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Cablevision venture not viable, says Murdoch

New York, Nov. 22: News Corp. chairman Rupert Murdoch said Thursday that he doubts Cablevision System Corp’s plans for a new satellite TV service can succeed and that he rejected an offer to be a partner in the venture.

“We do not believe in the viability of it,” Murdoch said at a news conference in Manhattan after the annual meeting of Fox Entertainment Group. “I don’t think they have sufficient spectrum to compete with the others.”

Murdoch’s remarks are especially notable because his company controls one of the world’s biggest overseas satellite ventures and because he tried to acquire DirecTV—the biggest US satellite TV service— and said he may try again, depending on price. Murdoch has joined with Cablevision chairman Charles Dolan in ventures over the years, including their current sports and entertainment partnership that includes Madison Square Garden.

Cablevision plans to launch a Lockheed-Martin satellite in March and may start offering service to much of the United States by 2004.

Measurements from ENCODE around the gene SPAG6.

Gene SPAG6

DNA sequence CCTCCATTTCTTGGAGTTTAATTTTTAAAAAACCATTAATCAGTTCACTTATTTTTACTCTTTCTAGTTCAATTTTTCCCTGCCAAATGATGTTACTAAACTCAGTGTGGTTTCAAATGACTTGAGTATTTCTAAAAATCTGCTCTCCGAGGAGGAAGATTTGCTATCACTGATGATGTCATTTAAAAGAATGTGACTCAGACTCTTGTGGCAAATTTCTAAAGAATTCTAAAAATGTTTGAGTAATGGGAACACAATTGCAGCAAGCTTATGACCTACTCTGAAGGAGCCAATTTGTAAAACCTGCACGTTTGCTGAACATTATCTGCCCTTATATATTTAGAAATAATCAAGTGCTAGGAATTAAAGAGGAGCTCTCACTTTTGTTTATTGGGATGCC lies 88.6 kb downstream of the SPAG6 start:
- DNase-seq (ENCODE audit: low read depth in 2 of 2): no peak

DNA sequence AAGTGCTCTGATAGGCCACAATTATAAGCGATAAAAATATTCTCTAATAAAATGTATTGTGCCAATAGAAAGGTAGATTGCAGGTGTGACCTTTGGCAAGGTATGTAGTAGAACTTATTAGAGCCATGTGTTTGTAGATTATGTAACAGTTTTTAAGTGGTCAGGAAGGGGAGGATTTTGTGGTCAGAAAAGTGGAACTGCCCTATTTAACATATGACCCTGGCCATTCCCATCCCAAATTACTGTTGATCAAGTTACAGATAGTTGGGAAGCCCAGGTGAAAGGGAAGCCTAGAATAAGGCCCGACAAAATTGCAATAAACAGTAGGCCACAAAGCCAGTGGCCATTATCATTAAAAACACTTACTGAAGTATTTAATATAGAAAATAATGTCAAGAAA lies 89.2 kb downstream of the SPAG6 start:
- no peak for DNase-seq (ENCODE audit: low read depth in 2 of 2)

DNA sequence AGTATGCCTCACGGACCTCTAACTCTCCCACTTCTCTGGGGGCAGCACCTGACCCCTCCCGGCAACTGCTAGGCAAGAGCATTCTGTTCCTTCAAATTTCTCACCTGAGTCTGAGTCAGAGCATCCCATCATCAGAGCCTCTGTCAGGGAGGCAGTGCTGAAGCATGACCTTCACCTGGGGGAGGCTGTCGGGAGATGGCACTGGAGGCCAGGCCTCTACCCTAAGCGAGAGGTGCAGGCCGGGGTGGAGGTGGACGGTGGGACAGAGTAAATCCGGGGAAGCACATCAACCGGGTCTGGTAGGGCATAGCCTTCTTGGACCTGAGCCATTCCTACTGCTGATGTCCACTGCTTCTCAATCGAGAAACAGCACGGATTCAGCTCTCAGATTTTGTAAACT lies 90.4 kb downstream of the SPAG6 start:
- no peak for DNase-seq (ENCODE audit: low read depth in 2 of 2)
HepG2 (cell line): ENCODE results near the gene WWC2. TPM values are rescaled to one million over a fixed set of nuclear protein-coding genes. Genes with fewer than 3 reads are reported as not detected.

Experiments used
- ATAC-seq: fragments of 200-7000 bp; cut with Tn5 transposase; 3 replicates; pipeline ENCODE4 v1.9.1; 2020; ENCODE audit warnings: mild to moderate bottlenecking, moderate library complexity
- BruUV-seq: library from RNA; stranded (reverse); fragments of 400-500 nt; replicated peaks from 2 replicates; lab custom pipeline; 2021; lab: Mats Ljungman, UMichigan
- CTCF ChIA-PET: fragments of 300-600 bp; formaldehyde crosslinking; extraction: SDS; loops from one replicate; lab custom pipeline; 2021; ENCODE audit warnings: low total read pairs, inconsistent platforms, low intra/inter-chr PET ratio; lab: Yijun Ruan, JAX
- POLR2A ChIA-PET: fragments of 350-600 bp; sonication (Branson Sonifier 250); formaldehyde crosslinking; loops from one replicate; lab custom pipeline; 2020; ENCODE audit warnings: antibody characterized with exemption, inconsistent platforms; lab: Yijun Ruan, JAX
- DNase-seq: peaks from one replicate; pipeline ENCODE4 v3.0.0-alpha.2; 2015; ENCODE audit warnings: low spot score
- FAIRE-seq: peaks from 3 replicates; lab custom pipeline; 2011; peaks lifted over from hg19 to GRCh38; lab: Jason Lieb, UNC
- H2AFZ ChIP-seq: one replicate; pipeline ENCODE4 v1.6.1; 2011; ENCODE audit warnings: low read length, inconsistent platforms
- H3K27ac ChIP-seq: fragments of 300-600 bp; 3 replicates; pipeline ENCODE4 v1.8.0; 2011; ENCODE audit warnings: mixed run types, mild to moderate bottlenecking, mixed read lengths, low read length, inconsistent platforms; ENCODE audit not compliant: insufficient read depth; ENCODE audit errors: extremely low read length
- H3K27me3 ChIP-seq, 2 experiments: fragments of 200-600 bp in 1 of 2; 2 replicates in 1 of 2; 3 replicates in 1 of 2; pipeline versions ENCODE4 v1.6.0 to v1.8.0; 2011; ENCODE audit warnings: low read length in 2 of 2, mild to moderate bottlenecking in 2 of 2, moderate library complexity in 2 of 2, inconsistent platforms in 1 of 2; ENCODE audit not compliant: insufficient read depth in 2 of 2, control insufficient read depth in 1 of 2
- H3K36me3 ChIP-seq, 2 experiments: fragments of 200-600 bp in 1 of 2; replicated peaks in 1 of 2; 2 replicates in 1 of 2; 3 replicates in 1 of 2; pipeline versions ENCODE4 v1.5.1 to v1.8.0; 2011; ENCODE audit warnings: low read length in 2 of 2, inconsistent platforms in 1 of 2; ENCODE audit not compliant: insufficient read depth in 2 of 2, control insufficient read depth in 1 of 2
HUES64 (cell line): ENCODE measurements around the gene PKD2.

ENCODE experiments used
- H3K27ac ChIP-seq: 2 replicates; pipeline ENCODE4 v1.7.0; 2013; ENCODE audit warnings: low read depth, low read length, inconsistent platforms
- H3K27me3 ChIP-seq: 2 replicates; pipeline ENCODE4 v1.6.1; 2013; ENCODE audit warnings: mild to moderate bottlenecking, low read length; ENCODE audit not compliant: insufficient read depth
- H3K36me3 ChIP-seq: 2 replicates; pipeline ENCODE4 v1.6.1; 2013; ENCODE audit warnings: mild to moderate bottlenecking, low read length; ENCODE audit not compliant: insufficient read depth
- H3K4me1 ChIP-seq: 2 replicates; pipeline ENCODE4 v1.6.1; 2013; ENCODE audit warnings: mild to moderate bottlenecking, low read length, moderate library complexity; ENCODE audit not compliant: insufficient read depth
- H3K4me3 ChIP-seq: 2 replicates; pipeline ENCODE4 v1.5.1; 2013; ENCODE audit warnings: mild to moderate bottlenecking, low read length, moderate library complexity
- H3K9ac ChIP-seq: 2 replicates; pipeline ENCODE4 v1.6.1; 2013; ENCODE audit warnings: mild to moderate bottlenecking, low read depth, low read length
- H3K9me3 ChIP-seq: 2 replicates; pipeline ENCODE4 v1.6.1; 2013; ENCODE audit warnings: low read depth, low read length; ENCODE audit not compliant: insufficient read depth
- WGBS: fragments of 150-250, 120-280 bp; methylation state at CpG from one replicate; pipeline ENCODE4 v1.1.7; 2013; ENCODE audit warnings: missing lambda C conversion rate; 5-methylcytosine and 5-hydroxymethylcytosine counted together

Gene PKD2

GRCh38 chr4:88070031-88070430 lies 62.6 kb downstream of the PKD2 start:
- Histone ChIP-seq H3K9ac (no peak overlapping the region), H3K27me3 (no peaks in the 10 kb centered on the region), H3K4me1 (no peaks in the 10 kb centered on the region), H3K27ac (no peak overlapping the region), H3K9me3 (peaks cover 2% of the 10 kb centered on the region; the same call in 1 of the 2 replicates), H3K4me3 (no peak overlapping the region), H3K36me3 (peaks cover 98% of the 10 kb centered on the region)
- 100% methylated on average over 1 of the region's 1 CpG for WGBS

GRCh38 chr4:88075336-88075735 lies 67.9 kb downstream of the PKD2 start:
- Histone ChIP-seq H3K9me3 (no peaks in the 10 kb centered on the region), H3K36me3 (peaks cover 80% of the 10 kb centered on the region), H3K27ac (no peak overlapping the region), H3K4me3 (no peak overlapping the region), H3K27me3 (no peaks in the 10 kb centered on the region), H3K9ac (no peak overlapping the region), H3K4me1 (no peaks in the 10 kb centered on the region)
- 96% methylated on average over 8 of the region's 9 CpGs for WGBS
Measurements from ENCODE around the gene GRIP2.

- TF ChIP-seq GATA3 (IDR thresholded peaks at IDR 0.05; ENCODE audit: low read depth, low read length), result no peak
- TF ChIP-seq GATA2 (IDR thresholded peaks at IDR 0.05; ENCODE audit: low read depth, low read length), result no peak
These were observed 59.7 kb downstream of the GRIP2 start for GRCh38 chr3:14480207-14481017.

But a plan for Cablevision to gain extra satellite transmission capacity and equipment from EchoStar Communications is all but dead because government regulators have blocked the proposed merger of DirecTV and EchoStar.

“To come in at this stage would take a lot,” Murdoch said, estimating the price of such a venture at billions of dollars. Cablevision is spending $ 140 million on the satellite venture this year and plans to spend at least another $ 75 million next year.

Cablevision chief executive James Dolan said earlier this month that one of the options is to sell the satellite after it is launched.

“We certainly could buy it,” Murdoch said in response to a question.

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